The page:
The Czech ministry of finance has been working on a bill that will abolish the "super-gross wage" concept and change the way in which wage tax is being assessed. Specifically, the bill anticipates that the 15% wage tax will be calculated based on the gross wage. (A higher tax rate of 23% shall replace the solidarity surcharge). The bill is slated for a debate on the cabinet level and in parliament in the course of this fall, with the goal of having it written into law and come into force as of 1 January 2021.
The "super-gross wage" is the gross wage, increased by the employer’s social and health insurance contributions (at 33.8 percent). It is on this amount that employees are currently paying 15% wage tax and a 7% solidarity surcharge for monthly earnings in excess of CZK 139 340. As of 2021, it is the gross wage – rather than the super-gross wage – that is to serve as the assessment base for personal income tax. The abolition of the super-gross wage concept translates into a financial benefit for employees. The tax rate itself remains unchanged at 15 percent.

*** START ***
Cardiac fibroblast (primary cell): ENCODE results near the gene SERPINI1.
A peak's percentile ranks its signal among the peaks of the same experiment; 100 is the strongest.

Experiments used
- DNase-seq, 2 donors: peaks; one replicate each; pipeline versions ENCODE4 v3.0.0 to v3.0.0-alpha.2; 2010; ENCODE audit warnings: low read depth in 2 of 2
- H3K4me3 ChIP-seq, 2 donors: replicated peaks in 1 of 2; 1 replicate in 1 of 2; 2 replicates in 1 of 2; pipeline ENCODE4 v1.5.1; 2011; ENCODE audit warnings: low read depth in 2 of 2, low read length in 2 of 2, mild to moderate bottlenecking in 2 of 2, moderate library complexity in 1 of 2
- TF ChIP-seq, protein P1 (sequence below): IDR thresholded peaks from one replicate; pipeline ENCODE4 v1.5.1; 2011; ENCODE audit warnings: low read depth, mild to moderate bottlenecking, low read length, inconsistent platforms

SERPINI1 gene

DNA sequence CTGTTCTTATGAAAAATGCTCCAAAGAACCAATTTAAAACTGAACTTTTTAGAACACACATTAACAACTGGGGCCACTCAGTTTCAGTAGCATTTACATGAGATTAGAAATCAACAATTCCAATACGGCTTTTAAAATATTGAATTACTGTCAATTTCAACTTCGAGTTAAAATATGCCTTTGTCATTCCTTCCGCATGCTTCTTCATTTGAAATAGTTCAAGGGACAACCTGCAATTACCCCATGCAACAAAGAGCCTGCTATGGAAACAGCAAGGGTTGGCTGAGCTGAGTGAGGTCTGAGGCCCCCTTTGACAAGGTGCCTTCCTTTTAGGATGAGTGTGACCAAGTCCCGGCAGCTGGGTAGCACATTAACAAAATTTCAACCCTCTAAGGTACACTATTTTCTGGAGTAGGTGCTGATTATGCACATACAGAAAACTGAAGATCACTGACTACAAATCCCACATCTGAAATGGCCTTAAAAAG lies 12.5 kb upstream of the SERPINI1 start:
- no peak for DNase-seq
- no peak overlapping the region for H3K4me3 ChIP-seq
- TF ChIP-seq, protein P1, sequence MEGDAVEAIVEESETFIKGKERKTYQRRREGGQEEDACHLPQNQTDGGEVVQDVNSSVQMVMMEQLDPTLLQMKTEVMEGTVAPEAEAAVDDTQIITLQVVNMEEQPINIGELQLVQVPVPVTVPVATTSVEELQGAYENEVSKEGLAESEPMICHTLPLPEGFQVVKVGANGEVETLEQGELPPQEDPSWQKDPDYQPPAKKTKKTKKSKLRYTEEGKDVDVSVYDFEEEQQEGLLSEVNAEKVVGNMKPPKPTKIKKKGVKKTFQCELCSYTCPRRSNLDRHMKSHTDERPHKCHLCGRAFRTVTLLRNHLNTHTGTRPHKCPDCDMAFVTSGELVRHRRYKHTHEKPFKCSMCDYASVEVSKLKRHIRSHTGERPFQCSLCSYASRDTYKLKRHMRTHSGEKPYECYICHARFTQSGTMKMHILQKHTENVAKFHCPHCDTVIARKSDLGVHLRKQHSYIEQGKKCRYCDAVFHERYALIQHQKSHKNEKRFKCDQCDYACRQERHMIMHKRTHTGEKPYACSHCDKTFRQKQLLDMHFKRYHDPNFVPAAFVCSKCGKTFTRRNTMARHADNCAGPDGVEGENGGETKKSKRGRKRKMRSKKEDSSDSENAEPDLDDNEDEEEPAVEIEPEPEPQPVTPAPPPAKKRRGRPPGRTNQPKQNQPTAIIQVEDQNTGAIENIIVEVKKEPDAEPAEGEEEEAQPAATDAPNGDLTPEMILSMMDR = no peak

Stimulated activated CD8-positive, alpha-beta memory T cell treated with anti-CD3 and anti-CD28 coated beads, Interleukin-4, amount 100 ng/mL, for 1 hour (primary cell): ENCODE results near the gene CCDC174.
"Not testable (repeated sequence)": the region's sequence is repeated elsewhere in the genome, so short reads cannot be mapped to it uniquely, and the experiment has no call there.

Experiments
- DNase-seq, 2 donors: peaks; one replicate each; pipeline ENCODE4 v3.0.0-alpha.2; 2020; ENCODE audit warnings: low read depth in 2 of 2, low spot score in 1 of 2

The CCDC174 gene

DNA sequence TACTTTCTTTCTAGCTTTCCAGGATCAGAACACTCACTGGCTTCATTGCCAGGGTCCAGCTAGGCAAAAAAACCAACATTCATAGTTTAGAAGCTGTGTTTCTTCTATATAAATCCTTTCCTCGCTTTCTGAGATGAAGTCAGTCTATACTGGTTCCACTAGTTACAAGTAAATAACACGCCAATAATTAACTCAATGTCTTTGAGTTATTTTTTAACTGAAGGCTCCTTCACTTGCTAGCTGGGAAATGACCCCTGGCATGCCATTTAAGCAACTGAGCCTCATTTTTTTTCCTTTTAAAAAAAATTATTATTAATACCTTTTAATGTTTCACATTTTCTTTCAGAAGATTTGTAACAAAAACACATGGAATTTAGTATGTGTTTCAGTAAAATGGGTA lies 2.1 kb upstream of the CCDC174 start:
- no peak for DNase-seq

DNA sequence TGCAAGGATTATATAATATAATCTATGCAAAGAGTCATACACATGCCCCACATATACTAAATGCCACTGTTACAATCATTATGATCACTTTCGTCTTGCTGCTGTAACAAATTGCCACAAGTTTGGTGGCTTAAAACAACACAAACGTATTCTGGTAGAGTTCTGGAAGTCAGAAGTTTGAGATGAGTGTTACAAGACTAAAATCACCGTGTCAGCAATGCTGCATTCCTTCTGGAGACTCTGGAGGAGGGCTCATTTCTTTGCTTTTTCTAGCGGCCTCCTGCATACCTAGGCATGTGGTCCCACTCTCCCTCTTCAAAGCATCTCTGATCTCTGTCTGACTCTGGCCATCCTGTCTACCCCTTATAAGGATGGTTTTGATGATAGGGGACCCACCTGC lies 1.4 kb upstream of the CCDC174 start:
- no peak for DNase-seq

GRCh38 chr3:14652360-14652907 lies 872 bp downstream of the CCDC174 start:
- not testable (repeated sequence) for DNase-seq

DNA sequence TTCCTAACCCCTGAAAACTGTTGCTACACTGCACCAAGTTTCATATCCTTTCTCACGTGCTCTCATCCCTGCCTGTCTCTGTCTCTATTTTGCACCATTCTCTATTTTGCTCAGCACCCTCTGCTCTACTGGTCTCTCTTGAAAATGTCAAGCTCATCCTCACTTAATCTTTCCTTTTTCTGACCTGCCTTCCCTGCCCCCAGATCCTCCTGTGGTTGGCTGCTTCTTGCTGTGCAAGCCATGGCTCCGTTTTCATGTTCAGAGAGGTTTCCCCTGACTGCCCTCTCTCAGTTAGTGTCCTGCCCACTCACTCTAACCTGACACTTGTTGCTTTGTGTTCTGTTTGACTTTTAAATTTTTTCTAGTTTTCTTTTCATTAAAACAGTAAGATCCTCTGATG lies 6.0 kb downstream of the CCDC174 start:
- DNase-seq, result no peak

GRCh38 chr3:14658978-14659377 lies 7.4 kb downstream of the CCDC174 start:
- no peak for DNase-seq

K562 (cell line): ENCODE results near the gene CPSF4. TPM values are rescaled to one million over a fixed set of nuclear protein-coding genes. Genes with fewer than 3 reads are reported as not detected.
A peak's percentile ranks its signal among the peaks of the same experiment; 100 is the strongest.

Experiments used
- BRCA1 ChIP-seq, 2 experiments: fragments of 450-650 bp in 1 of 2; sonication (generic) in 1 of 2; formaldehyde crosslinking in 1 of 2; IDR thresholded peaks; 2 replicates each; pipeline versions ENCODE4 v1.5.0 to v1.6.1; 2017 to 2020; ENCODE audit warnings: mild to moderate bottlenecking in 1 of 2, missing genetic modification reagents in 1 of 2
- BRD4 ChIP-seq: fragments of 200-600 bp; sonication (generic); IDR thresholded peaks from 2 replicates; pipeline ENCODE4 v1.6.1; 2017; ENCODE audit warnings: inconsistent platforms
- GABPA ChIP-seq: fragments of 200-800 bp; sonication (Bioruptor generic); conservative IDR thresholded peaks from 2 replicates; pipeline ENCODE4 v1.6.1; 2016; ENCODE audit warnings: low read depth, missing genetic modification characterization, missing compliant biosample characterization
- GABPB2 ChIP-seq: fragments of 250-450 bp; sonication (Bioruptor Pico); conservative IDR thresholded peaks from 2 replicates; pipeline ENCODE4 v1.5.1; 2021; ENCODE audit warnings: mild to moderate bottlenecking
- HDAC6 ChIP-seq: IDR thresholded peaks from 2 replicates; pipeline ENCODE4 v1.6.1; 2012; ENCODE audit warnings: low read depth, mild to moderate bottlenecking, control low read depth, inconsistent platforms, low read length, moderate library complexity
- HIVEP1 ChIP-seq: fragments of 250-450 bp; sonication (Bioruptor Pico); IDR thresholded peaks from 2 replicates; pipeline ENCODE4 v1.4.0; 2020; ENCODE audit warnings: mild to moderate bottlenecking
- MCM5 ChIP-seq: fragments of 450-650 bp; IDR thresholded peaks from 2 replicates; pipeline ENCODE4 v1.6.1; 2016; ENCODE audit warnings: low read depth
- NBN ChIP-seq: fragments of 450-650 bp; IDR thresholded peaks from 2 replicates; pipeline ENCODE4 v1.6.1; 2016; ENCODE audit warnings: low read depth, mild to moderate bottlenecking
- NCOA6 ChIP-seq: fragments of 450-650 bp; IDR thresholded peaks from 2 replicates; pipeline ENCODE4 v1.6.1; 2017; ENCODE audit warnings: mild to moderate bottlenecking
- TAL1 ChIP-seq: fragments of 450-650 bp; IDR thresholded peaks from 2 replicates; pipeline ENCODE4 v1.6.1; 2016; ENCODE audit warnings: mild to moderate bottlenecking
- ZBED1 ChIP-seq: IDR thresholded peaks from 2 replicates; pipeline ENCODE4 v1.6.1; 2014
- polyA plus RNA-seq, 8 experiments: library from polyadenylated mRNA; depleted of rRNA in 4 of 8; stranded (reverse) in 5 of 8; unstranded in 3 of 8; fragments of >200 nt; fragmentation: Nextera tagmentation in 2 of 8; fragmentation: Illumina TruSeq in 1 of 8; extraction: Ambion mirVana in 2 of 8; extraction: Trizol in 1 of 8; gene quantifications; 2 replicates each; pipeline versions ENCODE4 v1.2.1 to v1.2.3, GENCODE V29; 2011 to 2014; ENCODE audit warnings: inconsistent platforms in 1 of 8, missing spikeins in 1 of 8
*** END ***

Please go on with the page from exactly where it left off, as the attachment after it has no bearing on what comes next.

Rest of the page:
Employees whose gross wage is more than four times the average earnings (i.e., more than CZK 139 340) will tax the excess amount at 23 percent. Overall, the reduction of the assessment base will result in a higher net salary: those who earn CZK 30,000 on average will take home an additional 1,521 crowns.
Website of the Czech ministry of finance
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